Wednesday, 4 November 2015

The distance to the Moon

I've recently been watching the wonderful HBO series From the Earth to the Moon, a dramatisation of NASA's Apollo missions to the Moon, which I'd highly recommend. As I've been watching it I've been reminded of some of the amazing contributions to science that these missions made. Its certainly true that their original motivation wasn't scientific, but that doesn't mean they didn't achieve anything scientifically.

One of their most important achievements is helping to precisely measure the distance to the Moon. Knowing the distance to the Moon and how this changes is important for understanding the orbit of the Moon, which influences tides on Earth, and whether the Moon is spiralling towards or away from the Earth.

Calculations from the ancient Greek astronomer
Aristarchus used to estimate the distance to the Moon
(Credit: Wikipedia)
Prior to the Apollo missions there were various methods to measure the distance to the Moon, including using radar and simple trigonometry. The ancient Greeks were the first to try to measure the distance to the Moon using trigonometry.

The astronomers Aristarchus and Hipparchus both succeeded in using this method, with the latter measuring a distance of about 410,000 km, an estimate which is only off by about 25,000 km, or 7% of the total distance.

To improve the distance measurements that were available at the time, the Apollo programme decided to take special reflectors to the Moon and leave them on the lunar surface. These specially-designed reflectors allow the distance between the Earth and the Moon to be measured by aiming lasers on Earth at the positions of these reflectors and then timing the amount of time it takes for the laser to be reflected back to Earth. Since we know how fast light moves through the vacuum of space we can use the time this journey takes to calculate the distance travelled.

The lunar ranging equipment, as left by Apollo 11 (Credit: NASA)

Once the reflectors were installed by Neil Armstrong and Buzz Aldrin of Apollo 11, a number of telescopes around the world were able to use them to measure the distance to the Moon. Additional reflectors were also left on the lunar surface by the Apollo 14 and 15 missions, with the latter using a particularly large reflector array that was three times the size of the other two reflectors. The majority of distances measurements to the Moon since then have used the Apollo 15 reflector due to its size.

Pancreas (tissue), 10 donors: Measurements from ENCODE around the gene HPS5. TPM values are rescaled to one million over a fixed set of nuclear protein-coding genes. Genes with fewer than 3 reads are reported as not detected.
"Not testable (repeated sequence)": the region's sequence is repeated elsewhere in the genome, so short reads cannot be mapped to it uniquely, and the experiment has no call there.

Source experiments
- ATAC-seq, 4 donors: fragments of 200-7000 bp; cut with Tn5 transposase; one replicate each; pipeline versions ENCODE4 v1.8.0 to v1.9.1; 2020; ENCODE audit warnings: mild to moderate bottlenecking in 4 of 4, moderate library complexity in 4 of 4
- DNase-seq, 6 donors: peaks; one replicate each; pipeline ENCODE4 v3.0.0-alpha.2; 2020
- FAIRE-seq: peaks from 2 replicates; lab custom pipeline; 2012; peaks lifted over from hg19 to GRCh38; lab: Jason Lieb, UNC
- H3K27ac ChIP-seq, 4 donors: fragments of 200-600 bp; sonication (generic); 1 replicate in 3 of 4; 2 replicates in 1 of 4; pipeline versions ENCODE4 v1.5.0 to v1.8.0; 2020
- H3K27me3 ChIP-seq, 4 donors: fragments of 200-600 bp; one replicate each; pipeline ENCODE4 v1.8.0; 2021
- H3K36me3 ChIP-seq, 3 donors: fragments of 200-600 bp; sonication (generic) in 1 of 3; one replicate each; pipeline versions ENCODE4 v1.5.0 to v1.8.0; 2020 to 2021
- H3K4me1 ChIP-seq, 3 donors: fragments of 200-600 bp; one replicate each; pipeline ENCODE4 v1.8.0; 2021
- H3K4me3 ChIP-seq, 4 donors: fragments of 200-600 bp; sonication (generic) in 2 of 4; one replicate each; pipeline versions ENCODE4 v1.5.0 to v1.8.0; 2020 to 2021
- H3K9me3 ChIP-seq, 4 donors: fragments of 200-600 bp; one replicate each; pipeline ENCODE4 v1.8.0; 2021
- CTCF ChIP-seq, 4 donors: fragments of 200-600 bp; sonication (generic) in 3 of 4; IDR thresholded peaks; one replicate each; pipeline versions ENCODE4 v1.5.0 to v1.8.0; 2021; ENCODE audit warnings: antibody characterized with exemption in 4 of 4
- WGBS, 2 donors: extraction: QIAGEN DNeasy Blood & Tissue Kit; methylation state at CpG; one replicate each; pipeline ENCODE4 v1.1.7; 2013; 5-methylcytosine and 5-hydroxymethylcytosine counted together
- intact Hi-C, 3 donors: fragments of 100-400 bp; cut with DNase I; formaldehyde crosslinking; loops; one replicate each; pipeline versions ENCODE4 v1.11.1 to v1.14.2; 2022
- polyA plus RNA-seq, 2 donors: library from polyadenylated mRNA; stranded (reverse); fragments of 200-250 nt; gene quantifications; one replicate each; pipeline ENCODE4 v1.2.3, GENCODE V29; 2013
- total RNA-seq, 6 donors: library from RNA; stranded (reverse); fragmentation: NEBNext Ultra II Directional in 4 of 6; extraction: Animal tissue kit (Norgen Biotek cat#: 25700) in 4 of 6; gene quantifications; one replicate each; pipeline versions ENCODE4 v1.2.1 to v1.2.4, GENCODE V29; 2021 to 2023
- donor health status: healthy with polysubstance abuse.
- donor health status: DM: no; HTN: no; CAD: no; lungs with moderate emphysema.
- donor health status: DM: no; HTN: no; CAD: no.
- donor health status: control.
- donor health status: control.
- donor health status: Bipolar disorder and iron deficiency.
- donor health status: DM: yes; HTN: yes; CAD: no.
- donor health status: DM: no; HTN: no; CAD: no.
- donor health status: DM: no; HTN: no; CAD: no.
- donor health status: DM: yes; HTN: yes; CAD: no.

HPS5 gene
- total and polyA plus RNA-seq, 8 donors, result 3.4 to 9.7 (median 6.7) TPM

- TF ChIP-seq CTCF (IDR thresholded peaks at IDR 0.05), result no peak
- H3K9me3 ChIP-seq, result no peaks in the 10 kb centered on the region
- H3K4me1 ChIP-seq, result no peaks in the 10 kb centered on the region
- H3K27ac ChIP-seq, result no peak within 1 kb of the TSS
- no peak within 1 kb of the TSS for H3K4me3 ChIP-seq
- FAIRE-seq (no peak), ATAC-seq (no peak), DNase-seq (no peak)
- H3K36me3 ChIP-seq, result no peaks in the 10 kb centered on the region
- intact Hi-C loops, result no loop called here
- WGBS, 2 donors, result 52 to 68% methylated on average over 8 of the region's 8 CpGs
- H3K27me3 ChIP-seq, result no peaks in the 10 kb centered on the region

Thanks to the precise measurements that these reflectors have allowed we have learnt a considerable amount about how the distance between the Earth and the Moon is changing. The distance to the Moon, which is approximately 385,000 km, is now known with an accuracy of better than one part in 10 billion. The exact distance changes throughout the Moon's orbit around the Earth, as well as due to a number of smaller effects.

One of those small effects is that the Moon is very slowly moving away from the Earth, at a rate of about 3.8 cm per year. While this is only a tiny fraction of the total distance between the Earth and the Moon it is surprisingly high! Don't worry though, at that rate it would take millions of years for there to be any perceptible change in the Moon's appearance from Earth!
Artist's rendering of the lunar core (Credit: NASA)

Variations in lunar rotation and orbit, measured thanks to these reflectors, have also provided evidence that the Moon probably has a liquid core. This core is thought to be about 20% of the Moon's radius. Seismographic measurements since then have refined this picture, suggesting that the Moon may have a solid inner core surrounded by a fluid and partially-fluid outer core.

Perhaps the most important use of knowing the precise distance to the Moon is the impact of the Moon on the rotation of the Earth, due to tidal gravitational forces. We now know, for example, that the Moon has a small effect on the length of the Earth day, which is changing very slowly due to this effect.

Nick Wirght (2015), The distance to the Moon (Blogger).

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